If you believe that using your free hand is necessary to keep the wok stable on the stovetop, you may do so. Alternatively, you can use a second instrument, such as a spatula, a second wok turner, or a hoak (a large wok stirring and serving scoop), to toss the food in the wok as it fries, similarly to how you would toss a salad.
Because this style of stir-frying relies on grilling your food in the wok, temperature control is critical. When you add your meat to the wok, the temperature will drop slightly – but not as dramatically as it would with a narrow wok.
You may need to increase the cooktop set to 90% or full to maintain a high temperature in your wok as you sear. Once the searing is complete and the meat has been removed from the wok, return the temperature to 80 percent, add a little more oil, and heat for a minute, then add your seasonings.
You must, however, continue to monitor the temperature of the wok. This is due to the wok continuing to absorb heat from the range. At this time, all that is left in the wok is oil and seasonings, which are insufficient to bring the temperature down in a large wok — it may do so in a lighter wok, but not in this one.
If the temperature in the wok goes too high, the seasonings and oil will quickly burn, and you may need to reduce the heat setting to 70 percent to avoid burning.
How to Clean and Treat an Iron Wok
After determining which sort of wok is ideal for you, it’s time to assess whether your wok needs seasoning. To prevent rusting, woks constructed of porous metals should be seasoned before you start cooking with them.
When you get a new wok, it is critical to clean it thoroughly before proceeding. Manufacturers coat new woks in factory oil to protect them from moisture during transportation. This protects the wok from rust and guarantees it arrives in mint condition.
To season your new wok, you can simply scrub it using mild soap and a sponge to remove any factory oil or dust that may have accumulated in the pan during shipping. This is the only time you will need to clean your pan with soap and an abrasive sponge. To completely remove every residue, follow the instructions below:
- Fill a sink halfway with boiling, soapy water.
- Scrub the wok’s interior and exterior using a scouring pad.
- Rinse the wok thoroughly.
- Dry the wok well with a dry towel.
- Place over medium-high heat on the stovetop to completely dry the wok and evaporate any remaining water.
Several different methods cooks use to season an iron wok, with the stovetop method being the most popular one of all. Seasoning your wok on the stovetop is a popular option. You’ll need a stovetop burner, your preferred oil, and paper towels.
Complete the basic cleaning to eliminate factory oil. Wrap the wood handles of your wok with aluminum foil or, if possible, remove them during the seasoning process.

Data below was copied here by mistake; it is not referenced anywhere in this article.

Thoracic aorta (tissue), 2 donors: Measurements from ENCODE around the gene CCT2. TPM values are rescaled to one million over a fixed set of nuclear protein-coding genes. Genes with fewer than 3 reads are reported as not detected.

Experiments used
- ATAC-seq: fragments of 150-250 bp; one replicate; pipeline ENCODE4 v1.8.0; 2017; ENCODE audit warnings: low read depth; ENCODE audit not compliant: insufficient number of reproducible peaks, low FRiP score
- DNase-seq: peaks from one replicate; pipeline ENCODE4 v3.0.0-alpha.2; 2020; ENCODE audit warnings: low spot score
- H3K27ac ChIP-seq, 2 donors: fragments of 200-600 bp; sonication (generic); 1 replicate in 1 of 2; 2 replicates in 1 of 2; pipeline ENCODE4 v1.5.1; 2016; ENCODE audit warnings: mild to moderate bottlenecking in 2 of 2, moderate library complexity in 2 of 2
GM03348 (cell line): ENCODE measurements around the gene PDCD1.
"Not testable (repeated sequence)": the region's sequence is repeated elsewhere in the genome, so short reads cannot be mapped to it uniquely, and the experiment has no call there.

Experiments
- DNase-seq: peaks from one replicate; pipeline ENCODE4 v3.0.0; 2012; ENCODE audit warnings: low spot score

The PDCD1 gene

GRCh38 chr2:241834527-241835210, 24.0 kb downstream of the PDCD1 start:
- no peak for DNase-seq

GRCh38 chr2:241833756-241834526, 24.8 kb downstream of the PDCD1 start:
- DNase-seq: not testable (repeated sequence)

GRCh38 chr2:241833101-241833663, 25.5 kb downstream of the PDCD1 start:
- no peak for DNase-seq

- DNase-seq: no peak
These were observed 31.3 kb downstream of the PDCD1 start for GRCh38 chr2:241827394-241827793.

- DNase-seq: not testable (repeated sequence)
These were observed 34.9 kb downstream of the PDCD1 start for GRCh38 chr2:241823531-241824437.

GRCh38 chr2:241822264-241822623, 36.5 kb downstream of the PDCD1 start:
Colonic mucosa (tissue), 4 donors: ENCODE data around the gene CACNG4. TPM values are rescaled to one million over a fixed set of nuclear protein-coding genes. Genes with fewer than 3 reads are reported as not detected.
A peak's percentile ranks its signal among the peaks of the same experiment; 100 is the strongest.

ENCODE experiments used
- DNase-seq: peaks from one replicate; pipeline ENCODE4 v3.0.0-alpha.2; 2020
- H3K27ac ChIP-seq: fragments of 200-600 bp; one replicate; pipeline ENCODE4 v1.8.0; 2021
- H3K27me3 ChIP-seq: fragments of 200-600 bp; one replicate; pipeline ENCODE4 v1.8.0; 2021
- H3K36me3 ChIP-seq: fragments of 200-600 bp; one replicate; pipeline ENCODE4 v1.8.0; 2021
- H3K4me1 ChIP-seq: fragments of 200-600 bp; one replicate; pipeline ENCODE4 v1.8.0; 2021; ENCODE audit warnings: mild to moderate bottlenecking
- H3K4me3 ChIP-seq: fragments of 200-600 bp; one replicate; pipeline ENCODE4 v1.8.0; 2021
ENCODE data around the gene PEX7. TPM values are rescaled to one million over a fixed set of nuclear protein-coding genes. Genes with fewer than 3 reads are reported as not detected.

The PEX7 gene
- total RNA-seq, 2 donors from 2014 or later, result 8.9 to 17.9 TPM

Preheat the wok over high heat to allow the pores of the metal to open. The wok will become quite hot and will emit smoke, so clear the area around your burner, turn on your kitchen hood fan, and open your windows.
Tilt and flip the wok to allow all parts to heat up. You’ll notice your wok changing color as part of the heat exposure.
Conduct a water test on the pan by dropping a drop of water on it. If your wok is sufficiently heated, the water will evaporate in a split second, signaling that it is ready to season.
Allow the wok to cool completely before touching it. Coat your wok in a high smoke point oil using a paper towel. Maintain a thin and even oil layer to provide a smooth, nonstick surface. Because seasoning also functions as a rust inhibitor, coat the exterior of your wok with oil as well.
Re-heat your wok over medium-high heat. Once the oil has ceased to smoke, season that section of the wok. Season each section by flipping and tilting the wok.
When the entire surface of your wok has taken on a matte sheen and dark hue, the seasoning procedure is complete. Rinse your wok with hot water and scrub it clean with a bamboo wok brush to preserve your seasoning.
Reintroduce the wok to the cooktop over a high heat source to evaporate any leftover water particles. Alternatively, you can store the wok until ready to use it or repeat the seasoning process. Season the wok three times to obtain a smoother nonstick surface and a more substantial protective covering.
The Best Iron Woks for Cooking
Backcountry Iron’s Cast Iron Wok
The BackCountry wok is durable, handcrafted from a patented metallurgical alloy, and seasoned with our company’s blend of the finest food-grade oils available to assure you’re getting the highest quality skillet possible. You’ll notice that your foods sear more evenly and cook more consistently than they do with other cookware.
- Great heat retention
- Not dishwasher safe
- Two-sided handles
If you look closely at the pan’s surface, you’ll notice that it’s coated in iron micro-globules, a proprietary technology that ensures seasoning attaches readily and rapidly.